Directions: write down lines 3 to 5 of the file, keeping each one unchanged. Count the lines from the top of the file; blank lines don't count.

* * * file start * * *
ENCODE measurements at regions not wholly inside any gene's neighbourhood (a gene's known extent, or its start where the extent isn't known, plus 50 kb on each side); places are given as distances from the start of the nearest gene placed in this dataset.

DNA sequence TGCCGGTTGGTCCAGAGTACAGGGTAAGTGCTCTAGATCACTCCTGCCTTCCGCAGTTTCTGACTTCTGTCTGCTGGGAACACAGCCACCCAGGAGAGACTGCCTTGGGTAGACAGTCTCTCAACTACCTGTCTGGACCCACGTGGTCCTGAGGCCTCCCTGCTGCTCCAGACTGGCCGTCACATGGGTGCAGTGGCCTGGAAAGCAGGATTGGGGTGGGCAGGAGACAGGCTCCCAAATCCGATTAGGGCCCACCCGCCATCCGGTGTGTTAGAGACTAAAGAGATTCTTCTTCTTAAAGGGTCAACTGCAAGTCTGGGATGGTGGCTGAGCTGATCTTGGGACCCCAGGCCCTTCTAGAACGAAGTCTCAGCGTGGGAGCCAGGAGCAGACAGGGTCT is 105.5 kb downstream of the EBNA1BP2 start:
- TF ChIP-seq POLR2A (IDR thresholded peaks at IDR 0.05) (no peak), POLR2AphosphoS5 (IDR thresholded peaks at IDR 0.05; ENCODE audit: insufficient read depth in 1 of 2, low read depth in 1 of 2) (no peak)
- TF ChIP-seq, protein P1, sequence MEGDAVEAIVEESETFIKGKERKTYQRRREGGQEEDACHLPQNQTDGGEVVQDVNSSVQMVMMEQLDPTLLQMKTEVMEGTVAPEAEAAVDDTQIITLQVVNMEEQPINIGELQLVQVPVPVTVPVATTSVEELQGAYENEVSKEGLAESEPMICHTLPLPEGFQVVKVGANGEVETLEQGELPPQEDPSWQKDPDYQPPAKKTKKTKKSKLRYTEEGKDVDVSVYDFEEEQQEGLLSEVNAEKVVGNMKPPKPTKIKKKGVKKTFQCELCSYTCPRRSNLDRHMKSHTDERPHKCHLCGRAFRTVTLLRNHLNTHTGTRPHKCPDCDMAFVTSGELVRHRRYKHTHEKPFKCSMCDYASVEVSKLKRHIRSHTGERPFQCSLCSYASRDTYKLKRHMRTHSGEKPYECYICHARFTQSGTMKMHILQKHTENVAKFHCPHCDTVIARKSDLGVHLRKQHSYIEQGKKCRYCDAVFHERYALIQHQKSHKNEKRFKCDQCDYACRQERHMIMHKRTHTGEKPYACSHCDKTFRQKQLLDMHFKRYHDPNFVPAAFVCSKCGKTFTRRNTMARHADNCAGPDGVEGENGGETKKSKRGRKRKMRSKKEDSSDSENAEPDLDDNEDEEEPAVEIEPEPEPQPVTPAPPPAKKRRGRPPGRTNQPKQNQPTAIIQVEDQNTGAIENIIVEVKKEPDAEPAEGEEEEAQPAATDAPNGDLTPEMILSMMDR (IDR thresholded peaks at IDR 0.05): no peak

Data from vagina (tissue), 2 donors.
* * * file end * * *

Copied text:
- TF ChIP-seq POLR2A (IDR thresholded peaks at IDR 0.05) (no peak), POLR2AphosphoS5 (IDR thresholded peaks at IDR 0.05; ENCODE audit: insufficient read depth in 1 of 2, low read depth in 1 of 2) (no peak)
- TF ChIP-seq, protein P1, sequence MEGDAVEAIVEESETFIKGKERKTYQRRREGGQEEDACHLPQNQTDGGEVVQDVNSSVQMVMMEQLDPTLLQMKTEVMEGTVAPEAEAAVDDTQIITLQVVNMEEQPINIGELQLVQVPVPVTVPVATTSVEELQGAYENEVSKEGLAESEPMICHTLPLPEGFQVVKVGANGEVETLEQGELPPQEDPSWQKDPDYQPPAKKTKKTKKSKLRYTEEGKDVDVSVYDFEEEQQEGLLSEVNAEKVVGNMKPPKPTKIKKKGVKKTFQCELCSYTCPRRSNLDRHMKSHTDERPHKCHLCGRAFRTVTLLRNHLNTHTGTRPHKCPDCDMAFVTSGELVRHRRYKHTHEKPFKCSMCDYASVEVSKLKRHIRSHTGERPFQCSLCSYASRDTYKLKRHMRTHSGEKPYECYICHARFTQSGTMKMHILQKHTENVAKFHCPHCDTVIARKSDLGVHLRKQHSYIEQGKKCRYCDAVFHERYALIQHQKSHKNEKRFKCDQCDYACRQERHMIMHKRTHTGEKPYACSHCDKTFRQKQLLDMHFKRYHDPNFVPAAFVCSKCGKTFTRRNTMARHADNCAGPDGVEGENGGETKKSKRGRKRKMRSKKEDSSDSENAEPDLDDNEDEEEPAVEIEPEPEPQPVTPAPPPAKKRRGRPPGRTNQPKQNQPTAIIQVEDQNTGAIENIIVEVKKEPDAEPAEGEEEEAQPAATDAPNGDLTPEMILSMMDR (IDR thresholded peaks at IDR 0.05): no peak

Data from vagina (tissue), 2 donors.